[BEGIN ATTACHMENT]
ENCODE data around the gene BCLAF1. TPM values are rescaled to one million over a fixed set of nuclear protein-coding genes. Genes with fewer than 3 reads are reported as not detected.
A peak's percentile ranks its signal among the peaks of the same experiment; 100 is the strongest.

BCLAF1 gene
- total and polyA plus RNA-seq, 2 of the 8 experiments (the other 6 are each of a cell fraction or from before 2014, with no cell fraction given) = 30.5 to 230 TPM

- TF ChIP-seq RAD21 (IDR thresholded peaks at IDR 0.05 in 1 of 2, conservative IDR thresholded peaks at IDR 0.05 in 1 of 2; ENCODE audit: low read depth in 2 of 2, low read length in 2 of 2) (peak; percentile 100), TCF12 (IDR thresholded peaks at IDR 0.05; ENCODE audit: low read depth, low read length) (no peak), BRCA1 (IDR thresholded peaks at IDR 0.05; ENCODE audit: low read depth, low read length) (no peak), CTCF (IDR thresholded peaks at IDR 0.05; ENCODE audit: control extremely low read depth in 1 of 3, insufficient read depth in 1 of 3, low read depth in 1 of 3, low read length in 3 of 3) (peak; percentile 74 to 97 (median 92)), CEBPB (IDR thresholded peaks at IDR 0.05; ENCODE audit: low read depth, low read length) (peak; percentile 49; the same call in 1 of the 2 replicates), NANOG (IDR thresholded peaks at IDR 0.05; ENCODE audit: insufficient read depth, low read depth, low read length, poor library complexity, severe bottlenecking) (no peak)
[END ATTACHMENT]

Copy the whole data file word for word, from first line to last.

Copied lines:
ENCODE data around the gene BCLAF1. TPM values are rescaled to one million over a fixed set of nuclear protein-coding genes. Genes with fewer than 3 reads are reported as not detected.
A peak's percentile ranks its signal among the peaks of the same experiment; 100 is the strongest.

BCLAF1 gene
- total and polyA plus RNA-seq, 2 of the 8 experiments (the other 6 are each of a cell fraction or from before 2014, with no cell fraction given) = 30.5 to 230 TPM

- TF ChIP-seq RAD21 (IDR thresholded peaks at IDR 0.05 in 1 of 2, conservative IDR thresholded peaks at IDR 0.05 in 1 of 2; ENCODE audit: low read depth in 2 of 2, low read length in 2 of 2) (peak; percentile 100), TCF12 (IDR thresholded peaks at IDR 0.05; ENCODE audit: low read depth, low read length) (no peak), BRCA1 (IDR thresholded peaks at IDR 0.05; ENCODE audit: low read depth, low read length) (no peak), CTCF (IDR thresholded peaks at IDR 0.05; ENCODE audit: control extremely low read depth in 1 of 3, insufficient read depth in 1 of 3, low read depth in 1 of 3, low read length in 3 of 3) (peak; percentile 74 to 97 (median 92)), CEBPB (IDR thresholded peaks at IDR 0.05; ENCODE audit: low read depth, low read length) (peak; percentile 49; the same call in 1 of the 2 replicates), NANOG (IDR thresholded peaks at IDR 0.05; ENCODE audit: insufficient read depth, low read depth, low read length, poor library complexity, severe bottlenecking) (no peak)